Attempts to ban supertrawlers from UK marine protected areas post-Brexit has failed to win support in the House of Commons.
Last night the proposed amendement was defeated 331 votes to 197. The campaign to strengthen protections against overfishing was also rejected by the Government. This has led to a crushing defeat to environmental campaigners who wanted to use the UK Fisheries Bill to end what they call ‘destructive fishing’ in UK waters.
The battle will now move to the House of Lords, where peers are expected to restore some measures on sustainability and other previous amendments removed by the Government as the Bill worked its way through the House of Commons.
Victoria Prentis, a junior minister in the Department for Environment, Food and Rural Affairs (Defra), told MPs during a four-hour debate that the bill had to “balance environmental, social and economic needs”.
But campaigners said MPs had ignored government promises that sustainability would be a legal commitment in the reorganisation of the UK’s fishing rights.
Earlier, at the start of September, the Government voted to remove the sustainability clause from the Fisheries Bill. At the time Victoria Prentis said “The Fisheries Bill already contains a robust framework of reporting and review requirements in the Bill that will, we feel, provide sufficient information against which inform a drive progress against the fisheries objective.”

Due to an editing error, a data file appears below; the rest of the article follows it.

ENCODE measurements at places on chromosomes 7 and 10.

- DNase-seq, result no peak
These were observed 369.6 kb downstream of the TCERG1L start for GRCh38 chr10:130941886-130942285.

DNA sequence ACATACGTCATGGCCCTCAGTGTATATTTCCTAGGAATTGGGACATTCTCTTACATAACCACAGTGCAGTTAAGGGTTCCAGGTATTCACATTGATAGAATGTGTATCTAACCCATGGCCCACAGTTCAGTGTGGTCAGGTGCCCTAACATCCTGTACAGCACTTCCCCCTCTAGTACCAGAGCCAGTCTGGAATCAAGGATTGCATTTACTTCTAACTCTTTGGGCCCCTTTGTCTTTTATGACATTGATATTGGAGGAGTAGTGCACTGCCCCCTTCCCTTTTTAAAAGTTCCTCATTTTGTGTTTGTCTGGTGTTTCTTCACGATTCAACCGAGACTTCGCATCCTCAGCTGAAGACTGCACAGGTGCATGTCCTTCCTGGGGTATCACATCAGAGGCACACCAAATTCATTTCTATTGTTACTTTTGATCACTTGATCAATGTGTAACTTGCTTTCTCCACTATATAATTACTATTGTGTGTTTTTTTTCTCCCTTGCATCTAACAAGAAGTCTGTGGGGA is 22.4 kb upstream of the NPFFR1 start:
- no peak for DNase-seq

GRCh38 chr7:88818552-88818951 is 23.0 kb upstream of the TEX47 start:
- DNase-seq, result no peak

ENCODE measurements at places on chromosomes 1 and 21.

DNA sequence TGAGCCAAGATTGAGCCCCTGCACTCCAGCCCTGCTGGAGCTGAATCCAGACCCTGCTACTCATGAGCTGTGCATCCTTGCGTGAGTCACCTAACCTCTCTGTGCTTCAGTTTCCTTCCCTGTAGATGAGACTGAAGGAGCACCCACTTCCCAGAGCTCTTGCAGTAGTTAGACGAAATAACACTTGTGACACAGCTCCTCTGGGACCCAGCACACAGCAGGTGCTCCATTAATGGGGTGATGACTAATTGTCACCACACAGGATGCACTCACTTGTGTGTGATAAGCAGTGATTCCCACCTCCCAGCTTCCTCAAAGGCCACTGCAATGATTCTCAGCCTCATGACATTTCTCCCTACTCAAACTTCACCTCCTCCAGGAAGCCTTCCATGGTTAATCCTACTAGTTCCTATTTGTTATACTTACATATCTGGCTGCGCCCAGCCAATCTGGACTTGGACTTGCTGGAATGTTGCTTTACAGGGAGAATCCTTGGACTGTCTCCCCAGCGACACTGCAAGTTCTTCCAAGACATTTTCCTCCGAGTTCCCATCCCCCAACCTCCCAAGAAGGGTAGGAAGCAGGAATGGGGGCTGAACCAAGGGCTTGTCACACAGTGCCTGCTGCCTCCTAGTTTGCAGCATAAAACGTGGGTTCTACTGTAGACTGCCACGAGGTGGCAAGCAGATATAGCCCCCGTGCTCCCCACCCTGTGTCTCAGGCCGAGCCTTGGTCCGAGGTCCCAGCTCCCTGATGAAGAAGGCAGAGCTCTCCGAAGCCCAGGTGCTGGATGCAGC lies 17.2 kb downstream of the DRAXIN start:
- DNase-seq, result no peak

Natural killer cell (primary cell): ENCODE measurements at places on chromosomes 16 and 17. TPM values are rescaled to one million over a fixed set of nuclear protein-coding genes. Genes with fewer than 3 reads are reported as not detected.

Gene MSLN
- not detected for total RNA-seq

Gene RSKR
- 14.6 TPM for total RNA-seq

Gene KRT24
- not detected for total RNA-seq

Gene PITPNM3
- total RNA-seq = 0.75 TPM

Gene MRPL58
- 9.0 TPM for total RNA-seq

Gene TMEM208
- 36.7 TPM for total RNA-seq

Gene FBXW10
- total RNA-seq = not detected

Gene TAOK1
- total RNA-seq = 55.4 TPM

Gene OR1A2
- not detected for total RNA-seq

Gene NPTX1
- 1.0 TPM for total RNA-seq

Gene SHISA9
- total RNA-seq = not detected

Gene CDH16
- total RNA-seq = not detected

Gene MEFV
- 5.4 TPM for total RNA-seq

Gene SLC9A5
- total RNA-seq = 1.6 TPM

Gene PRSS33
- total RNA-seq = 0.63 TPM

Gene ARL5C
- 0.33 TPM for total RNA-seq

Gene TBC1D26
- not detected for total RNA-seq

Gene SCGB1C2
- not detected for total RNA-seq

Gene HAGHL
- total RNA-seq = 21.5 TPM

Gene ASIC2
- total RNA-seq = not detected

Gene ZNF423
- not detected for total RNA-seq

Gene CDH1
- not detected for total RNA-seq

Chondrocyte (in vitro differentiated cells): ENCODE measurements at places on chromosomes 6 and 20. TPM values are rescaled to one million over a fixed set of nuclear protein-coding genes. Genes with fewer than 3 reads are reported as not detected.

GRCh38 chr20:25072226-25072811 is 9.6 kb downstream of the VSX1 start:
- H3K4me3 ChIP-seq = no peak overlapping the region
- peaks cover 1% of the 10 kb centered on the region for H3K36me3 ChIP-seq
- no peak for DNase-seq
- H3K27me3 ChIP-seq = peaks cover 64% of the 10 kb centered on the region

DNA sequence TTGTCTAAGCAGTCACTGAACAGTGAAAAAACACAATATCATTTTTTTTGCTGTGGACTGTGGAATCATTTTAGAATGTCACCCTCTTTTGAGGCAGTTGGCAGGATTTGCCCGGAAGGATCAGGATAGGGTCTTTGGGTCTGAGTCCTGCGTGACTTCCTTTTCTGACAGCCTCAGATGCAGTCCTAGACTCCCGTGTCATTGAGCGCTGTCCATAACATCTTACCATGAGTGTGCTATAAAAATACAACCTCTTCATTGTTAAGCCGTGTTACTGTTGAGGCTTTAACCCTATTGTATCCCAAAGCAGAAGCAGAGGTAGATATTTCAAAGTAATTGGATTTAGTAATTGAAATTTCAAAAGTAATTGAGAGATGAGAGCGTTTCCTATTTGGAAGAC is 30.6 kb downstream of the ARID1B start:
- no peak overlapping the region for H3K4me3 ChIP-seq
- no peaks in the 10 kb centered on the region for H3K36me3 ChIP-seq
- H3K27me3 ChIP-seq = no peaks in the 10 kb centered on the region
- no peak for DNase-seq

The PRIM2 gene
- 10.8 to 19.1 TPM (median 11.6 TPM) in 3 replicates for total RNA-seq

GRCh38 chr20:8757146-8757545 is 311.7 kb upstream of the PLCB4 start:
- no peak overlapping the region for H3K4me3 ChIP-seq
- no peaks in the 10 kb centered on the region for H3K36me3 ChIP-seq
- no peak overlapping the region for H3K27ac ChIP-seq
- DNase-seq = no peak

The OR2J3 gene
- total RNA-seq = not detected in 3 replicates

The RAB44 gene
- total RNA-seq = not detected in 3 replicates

In Mid-September, the Secretary of State for the Environment, Food and Rural Affairs, George Eustice, has promised that supertrawlers could be banned from UK water when the new UK Fisheries Bill is passed.
Melissa Moore, head of UK policy at the conservation group Oceana, said: “It’s a sad day for UK fisheries as the bill will enable overfishing to continue as there is no deadline or clear duty to fish sustainably. This is bad news for fishermen as more stocks will be at risk of collapse, bad news for coastal communities and bad news for the public who love fish suppers.”
She said the bill weakened protections that the UK had under the EU, which has a deadline to phase out overfishing this year. “The UK government’s rhetoric that it would develop ‘gold standard’ fisheries management is a joke,” she said.
Luke Pollard, the shadow environment secretary, said: “The Tories have again voted against creating new jobs in our fishing communities, and stopping supertrawlers destroying marine habitats. Britain’s fishers and our seas deserve better.”